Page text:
Frostburg State University’s College of Liberal Arts and Sciences and Maryland Traditions officially announced a new initiative to celebrate the folk arts and folklife of Western Maryland.
This past summer, FSU began a three-year partnership with Maryland Traditions with a start up grant of $40,000. Maryland Traditions is a collaboration of two state agencies, the Maryland State Arts Council and the Maryland Historical Trust, and receives support from the National Endowment for the Arts. Dr. Rory Turner of MSAC and Dr. Elaine Eff of MHT co-direct Maryland Traditions, a program that supports communities to discover, share, preserve and sustain traditional arts and culture.
“We’re particularly thrilled to have an opportunity to contribute to the Western Maryland region,” says Turner. Maryland Traditions supports partnerships in Southern Maryland, the upper and lower Eastern Shore, the Catoctin region and Baltimore city. “Folklore has traditionally had two faces – the public program and the academic program. By working with Frostburg State University, it’s a very exciting way to combine these worlds. We’re breaking new ground.”
“This area is ripe with opportunities,” adds Eff, commending the past and present efforts of area folklorists including the late educator and folklife advocate Alta Schrock of Penn Alps and the “Journal of the Alleghenies” publication. “We hope to reveal layers of living traditions hidden in plain sight and help people see and value traditions that might be unappreciated.”
Dr. Kara Rogers Thomas, formerly of University of North Carolina-Asheville and Indiana University, has been appointed as the new resident folklorist for Western Maryland. In addition to conducting research and documenting communities and living traditions, Thomas is teaching “Folklore in Appalachia,” a new course offered through the FSU Sociology Department. This course, and others in the future, will offer FSU students the opportunity to learn about Maryland’s folk heritage through hands-on fieldwork. Thomas’ other duties will include developing publications, audio features for radio broadcast, CDs, videos, Web sites and showcasing traditional artists in association with FSU’s Cultural Events Series.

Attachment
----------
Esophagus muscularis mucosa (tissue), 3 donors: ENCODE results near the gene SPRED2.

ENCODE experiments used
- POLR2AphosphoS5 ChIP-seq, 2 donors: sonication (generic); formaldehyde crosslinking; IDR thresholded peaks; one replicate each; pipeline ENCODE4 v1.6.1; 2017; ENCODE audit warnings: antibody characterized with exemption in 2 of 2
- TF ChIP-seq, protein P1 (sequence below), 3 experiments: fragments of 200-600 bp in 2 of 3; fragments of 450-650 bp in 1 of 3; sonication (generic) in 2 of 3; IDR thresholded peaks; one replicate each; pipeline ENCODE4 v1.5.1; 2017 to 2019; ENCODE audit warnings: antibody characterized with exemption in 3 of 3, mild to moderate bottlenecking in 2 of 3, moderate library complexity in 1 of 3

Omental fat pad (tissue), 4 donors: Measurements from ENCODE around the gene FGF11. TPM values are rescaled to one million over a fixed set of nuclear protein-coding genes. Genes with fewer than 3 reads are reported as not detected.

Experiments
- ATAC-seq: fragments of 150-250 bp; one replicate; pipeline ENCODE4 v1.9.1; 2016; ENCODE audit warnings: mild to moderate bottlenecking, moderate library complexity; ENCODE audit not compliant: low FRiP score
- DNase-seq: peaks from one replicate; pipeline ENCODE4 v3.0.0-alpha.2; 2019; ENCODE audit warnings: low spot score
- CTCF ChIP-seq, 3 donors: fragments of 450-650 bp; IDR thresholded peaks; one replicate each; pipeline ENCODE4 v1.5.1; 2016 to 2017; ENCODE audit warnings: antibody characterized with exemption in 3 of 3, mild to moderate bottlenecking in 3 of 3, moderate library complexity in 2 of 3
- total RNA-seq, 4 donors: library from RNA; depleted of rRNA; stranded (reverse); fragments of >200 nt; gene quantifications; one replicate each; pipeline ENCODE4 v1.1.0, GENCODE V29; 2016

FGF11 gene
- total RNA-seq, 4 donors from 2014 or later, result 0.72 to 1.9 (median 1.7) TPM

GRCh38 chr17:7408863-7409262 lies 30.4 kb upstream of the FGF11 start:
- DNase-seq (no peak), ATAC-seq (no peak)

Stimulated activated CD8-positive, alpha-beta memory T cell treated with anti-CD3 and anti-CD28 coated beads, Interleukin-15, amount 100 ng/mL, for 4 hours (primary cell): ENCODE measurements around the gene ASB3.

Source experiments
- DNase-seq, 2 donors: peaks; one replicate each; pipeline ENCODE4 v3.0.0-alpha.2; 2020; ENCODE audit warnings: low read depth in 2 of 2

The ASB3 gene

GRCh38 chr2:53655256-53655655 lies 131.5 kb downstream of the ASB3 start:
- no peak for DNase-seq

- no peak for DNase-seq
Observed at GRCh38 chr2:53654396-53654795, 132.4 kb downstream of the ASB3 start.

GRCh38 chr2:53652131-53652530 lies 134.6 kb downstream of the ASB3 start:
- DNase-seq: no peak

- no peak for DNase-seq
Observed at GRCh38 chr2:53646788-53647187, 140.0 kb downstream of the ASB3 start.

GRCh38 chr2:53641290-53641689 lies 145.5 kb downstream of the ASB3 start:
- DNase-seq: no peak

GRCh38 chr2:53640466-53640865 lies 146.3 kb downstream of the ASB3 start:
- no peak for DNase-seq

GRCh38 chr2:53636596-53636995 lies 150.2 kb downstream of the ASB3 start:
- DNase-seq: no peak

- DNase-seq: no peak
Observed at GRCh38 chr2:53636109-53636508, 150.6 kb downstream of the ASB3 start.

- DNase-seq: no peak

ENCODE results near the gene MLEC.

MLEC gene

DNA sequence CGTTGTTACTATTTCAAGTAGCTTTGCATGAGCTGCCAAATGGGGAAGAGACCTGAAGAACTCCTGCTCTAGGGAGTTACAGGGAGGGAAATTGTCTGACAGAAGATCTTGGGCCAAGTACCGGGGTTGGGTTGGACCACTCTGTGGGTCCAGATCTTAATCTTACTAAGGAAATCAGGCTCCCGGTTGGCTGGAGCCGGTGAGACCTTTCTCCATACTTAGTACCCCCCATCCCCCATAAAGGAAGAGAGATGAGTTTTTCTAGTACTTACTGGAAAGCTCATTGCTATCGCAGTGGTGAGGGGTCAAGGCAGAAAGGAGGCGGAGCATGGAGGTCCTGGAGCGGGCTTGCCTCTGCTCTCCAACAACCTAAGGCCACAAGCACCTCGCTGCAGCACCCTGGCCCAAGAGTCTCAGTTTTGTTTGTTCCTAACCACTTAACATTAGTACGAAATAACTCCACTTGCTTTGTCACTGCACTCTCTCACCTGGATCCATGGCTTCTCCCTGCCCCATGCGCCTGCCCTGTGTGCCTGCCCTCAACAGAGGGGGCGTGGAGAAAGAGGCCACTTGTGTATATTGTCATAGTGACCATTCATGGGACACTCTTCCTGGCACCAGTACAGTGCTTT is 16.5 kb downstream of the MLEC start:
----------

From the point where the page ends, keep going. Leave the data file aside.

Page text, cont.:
Thomas’ work will complement a number of disciplines in FSU’s College of Liberal Arts and Sciences, particularly its growing Ethnobotany program, by educating students and the community about folk medicine and herbs and helping local cultures preserve their environment and living traditions.
“The program will build upon a synergy between ethnobotany and cultural documentation,” says Turner.
With the help of future grants and other revenue sources, the program in Western Maryland has the goal to be self-sustaining by the end of 2007.
Folklorist Thomas invites individuals and groups to contact her with leads on local traditions. She can be reached at 301-687-3124 or by e-mailing firstname.lastname@example.org.
The Maryland State Arts Council is a division of the Maryland Department of Business and Economic Development. The Maryland Historical Trust is a division of The Maryland Department of Housing and Community Development.